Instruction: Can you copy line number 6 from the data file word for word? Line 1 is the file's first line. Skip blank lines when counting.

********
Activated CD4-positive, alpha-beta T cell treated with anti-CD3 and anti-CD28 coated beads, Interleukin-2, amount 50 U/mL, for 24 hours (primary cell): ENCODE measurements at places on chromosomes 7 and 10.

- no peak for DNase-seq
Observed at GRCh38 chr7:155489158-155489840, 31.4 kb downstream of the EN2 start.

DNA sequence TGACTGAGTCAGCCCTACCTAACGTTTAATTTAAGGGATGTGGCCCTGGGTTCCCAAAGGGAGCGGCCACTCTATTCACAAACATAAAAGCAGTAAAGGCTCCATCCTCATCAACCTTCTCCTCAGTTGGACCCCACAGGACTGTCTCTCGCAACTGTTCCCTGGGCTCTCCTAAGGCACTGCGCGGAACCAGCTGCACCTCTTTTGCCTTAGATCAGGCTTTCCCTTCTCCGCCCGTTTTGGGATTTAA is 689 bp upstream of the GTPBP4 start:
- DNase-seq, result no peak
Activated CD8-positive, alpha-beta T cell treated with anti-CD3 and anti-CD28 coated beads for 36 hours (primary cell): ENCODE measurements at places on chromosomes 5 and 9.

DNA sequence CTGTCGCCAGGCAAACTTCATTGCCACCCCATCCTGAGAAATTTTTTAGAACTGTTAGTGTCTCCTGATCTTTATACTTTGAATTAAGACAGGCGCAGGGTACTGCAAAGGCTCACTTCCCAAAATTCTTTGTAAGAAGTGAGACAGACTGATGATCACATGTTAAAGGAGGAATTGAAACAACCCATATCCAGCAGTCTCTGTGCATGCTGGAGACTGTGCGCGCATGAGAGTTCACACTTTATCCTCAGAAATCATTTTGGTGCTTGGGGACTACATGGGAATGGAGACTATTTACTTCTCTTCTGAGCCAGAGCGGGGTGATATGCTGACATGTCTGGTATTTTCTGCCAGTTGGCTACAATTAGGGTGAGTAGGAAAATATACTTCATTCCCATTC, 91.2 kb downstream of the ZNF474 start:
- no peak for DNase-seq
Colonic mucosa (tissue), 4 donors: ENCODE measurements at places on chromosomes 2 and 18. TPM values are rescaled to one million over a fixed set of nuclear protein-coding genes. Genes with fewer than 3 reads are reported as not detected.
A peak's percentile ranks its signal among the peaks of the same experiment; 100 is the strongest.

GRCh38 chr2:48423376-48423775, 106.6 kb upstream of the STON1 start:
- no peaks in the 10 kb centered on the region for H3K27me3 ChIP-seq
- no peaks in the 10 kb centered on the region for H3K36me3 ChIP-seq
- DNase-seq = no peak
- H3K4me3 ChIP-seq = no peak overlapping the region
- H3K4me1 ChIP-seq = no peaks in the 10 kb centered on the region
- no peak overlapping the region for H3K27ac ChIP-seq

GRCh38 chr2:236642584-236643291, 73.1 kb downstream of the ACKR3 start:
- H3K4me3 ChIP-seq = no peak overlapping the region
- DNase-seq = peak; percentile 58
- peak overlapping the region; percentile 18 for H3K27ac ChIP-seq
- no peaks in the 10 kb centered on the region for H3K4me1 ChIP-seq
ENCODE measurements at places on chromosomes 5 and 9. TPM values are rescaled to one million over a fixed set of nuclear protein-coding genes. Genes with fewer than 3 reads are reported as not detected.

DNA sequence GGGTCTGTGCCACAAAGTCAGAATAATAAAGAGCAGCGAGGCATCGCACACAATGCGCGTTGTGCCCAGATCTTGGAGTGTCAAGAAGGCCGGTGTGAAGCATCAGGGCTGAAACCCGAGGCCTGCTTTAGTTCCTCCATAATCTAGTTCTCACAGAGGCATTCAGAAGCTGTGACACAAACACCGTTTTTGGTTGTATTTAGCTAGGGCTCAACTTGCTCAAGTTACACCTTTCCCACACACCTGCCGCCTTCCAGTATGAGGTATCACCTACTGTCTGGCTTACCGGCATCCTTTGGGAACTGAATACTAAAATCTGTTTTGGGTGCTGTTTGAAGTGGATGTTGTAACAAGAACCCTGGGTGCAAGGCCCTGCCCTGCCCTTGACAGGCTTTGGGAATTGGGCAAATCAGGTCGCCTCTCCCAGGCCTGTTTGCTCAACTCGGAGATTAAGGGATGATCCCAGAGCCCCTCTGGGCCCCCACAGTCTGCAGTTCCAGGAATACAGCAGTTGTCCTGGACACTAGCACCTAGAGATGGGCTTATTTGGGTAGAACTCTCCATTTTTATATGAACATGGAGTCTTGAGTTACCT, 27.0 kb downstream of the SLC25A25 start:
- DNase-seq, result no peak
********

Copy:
Activated CD8-positive, alpha-beta T cell treated with anti-CD3 and anti-CD28 coated beads for 36 hours (primary cell): ENCODE measurements at places on chromosomes 5 and 9.